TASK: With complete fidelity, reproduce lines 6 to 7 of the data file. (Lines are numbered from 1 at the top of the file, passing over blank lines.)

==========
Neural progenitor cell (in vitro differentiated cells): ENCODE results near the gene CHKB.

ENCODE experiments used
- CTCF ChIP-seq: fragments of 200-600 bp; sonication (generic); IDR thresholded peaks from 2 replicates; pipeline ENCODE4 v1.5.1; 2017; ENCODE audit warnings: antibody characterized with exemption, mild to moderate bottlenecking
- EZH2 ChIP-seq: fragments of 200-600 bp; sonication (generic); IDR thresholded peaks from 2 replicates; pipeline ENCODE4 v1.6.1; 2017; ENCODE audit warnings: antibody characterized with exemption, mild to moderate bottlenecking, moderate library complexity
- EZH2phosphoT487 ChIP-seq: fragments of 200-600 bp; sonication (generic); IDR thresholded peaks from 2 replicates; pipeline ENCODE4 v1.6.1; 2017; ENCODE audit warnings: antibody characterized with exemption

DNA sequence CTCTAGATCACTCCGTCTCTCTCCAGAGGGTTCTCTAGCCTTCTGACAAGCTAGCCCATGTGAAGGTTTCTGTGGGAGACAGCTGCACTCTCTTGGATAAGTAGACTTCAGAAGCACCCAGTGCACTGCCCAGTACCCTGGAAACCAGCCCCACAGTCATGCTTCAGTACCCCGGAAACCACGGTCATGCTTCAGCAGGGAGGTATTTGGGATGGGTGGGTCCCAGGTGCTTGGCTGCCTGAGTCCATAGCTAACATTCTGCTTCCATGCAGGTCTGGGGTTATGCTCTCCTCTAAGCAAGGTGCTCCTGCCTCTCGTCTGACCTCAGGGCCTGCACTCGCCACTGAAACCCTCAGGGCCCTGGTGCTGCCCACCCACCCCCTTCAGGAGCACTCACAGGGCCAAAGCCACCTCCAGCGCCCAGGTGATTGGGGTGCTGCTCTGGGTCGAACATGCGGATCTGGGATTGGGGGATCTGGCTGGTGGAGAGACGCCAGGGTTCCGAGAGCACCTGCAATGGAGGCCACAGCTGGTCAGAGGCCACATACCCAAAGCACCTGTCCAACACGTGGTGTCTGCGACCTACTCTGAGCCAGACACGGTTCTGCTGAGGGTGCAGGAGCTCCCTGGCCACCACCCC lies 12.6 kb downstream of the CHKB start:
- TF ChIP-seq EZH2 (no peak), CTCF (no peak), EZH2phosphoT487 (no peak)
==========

DNA sequence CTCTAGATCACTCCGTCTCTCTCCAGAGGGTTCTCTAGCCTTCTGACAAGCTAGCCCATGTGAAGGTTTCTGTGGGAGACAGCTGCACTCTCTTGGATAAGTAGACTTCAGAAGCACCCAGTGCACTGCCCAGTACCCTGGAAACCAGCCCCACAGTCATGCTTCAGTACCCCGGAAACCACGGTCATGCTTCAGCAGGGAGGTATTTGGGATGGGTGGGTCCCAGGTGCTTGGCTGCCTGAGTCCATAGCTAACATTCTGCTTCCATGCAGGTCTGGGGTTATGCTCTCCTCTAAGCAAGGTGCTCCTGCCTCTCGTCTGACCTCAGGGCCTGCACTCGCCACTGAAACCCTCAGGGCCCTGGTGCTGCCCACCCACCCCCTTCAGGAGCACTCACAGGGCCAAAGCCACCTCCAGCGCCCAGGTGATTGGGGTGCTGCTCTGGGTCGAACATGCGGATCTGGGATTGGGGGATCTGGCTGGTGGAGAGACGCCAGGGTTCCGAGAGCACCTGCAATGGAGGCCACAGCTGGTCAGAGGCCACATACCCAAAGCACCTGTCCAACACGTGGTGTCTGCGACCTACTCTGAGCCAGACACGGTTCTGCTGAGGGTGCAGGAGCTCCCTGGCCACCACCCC lies 12.6 kb downstream of the CHKB start:
- TF ChIP-seq EZH2 (no peak), CTCF (no peak), EZH2phosphoT487 (no peak)